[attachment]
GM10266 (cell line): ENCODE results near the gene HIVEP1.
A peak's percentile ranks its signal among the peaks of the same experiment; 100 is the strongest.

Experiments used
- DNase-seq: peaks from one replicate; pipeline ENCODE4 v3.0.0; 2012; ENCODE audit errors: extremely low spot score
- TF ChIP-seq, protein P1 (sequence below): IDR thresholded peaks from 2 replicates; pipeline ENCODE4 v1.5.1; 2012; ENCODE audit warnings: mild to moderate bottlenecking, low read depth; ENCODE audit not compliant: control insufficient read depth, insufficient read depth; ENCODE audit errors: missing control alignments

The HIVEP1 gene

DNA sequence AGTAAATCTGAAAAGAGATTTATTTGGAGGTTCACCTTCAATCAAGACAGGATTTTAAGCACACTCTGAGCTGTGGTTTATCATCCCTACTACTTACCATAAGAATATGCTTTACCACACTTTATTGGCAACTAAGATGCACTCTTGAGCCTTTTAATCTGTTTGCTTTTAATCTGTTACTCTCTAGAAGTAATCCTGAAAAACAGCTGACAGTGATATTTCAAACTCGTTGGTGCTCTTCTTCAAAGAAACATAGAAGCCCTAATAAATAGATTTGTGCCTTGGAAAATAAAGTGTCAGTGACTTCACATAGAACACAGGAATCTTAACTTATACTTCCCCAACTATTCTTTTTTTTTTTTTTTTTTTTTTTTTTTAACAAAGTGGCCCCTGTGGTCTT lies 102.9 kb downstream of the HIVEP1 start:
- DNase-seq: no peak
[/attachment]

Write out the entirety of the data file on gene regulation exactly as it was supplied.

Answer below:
GM10266 (cell line): ENCODE results near the gene HIVEP1.
A peak's percentile ranks its signal among the peaks of the same experiment; 100 is the strongest.

Experiments used
- DNase-seq: peaks from one replicate; pipeline ENCODE4 v3.0.0; 2012; ENCODE audit errors: extremely low spot score
- TF ChIP-seq, protein P1 (sequence below): IDR thresholded peaks from 2 replicates; pipeline ENCODE4 v1.5.1; 2012; ENCODE audit warnings: mild to moderate bottlenecking, low read depth; ENCODE audit not compliant: control insufficient read depth, insufficient read depth; ENCODE audit errors: missing control alignments

The HIVEP1 gene

DNA sequence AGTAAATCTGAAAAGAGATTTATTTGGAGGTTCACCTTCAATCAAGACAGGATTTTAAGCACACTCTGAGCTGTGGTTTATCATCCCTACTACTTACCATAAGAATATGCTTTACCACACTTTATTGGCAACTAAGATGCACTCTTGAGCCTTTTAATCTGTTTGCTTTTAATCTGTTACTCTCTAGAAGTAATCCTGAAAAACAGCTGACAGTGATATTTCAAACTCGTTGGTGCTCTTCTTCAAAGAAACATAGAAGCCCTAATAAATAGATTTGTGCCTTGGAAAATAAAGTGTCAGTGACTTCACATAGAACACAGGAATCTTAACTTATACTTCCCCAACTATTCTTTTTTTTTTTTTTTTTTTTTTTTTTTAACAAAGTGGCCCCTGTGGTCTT lies 102.9 kb downstream of the HIVEP1 start:
- DNase-seq: no peak